Clergy Confessional (24) When Moral Becomes Political

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I recently saw a quote (unattributed) that went something like this, “Sermons become political when they disagree with our personal agenda.” To say that sermons should never be political is a foolish statement – if that is your opinion, you probably never read the Bible. The prophets and Jesus were constantly challenging the governments and structures they lived under, believing that it is a rulers responsibility to do the right thing for the people, especially the poor. Moral issues are used politically, but that doesn’t mean they are actually political. Poverty, education, hunger, homelessness – these are just a few of the important moral issues throughout history that have been turned into political footballs.

Take healthcare – is it a human right? It isn’t spelled out in the Constitution, so many originalists refuse to accept it as a human right. Is it the responsibility of the government to make sure everyone has some kind of basic healthcare? I can’t answer that, but I think it mattered to Jesus, otherwise, he wouldn’t have spent so much time healing people. What about education? Again, not in the Constitution, but it is so important that we have provided tax-based public education for all children for almost a century. Following the American Revolution, Thomas Jefferson argued that we needed a national system, but he was ignored. Massachusetts was the first state to mandate it (1852), and by 1918 every state had at least a mandatory elementary education system. Still, from an originalist point of view, education may not be a necessary task that should be mandated by the Federal Government.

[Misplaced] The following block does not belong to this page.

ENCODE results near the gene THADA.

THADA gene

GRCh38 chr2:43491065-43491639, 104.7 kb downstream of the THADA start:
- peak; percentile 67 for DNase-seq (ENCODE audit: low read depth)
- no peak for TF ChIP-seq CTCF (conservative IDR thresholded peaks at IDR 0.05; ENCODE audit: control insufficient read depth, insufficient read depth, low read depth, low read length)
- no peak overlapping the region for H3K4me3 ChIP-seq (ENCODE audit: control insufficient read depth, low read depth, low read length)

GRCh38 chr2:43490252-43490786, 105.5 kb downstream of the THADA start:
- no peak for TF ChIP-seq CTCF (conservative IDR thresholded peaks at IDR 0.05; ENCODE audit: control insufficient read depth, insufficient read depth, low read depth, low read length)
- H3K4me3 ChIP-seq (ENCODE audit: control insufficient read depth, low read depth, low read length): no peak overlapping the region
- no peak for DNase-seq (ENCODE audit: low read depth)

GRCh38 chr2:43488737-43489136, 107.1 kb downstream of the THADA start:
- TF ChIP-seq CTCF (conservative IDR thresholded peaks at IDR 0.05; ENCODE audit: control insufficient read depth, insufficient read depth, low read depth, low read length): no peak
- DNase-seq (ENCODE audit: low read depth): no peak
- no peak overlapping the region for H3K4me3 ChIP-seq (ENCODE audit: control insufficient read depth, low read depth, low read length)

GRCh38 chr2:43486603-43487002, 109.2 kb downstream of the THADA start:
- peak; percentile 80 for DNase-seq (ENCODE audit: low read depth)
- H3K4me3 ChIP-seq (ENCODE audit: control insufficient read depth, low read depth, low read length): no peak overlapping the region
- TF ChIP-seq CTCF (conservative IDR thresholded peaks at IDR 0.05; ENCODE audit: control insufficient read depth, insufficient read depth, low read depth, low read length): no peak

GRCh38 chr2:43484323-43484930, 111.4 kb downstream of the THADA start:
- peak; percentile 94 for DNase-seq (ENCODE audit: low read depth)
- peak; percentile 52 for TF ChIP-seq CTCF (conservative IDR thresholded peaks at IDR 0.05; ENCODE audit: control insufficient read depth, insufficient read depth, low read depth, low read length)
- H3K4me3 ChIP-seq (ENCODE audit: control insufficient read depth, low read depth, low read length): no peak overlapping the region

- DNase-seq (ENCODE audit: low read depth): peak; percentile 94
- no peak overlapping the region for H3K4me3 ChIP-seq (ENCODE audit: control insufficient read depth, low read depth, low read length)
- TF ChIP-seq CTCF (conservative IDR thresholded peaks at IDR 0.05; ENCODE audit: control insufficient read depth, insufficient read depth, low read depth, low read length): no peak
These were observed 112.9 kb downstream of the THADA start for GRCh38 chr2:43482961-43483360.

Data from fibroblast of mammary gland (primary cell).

I think it is important to challenge our leaders to do right by us, but that may mean something different to you than it does to me. Government paid cable TV? No. Government sponsored basic healthcare? Yes. Affordable housing? Yes. A Porsche next to every porch? No. Just because we are a secular nation does not mean that we shouldn’t have a moral/ethical code. The separation of church and state allows people of faith to challenge the government when it behaves badly. I think we need to remember that, especially now.

Pastor Steve Ohnsman has served Calvary United Church of Christ in Reading, PA, since 1999. He has a BA in Religion & Philosophy from Wilmington College (OH), a M.Div. from Drew Theological Seminary (NJ), a D.Min. from United Theological Seminary (OH), and a Ph.D. from Alvernia University (PA).

Author: Pastor Steve Ohnsman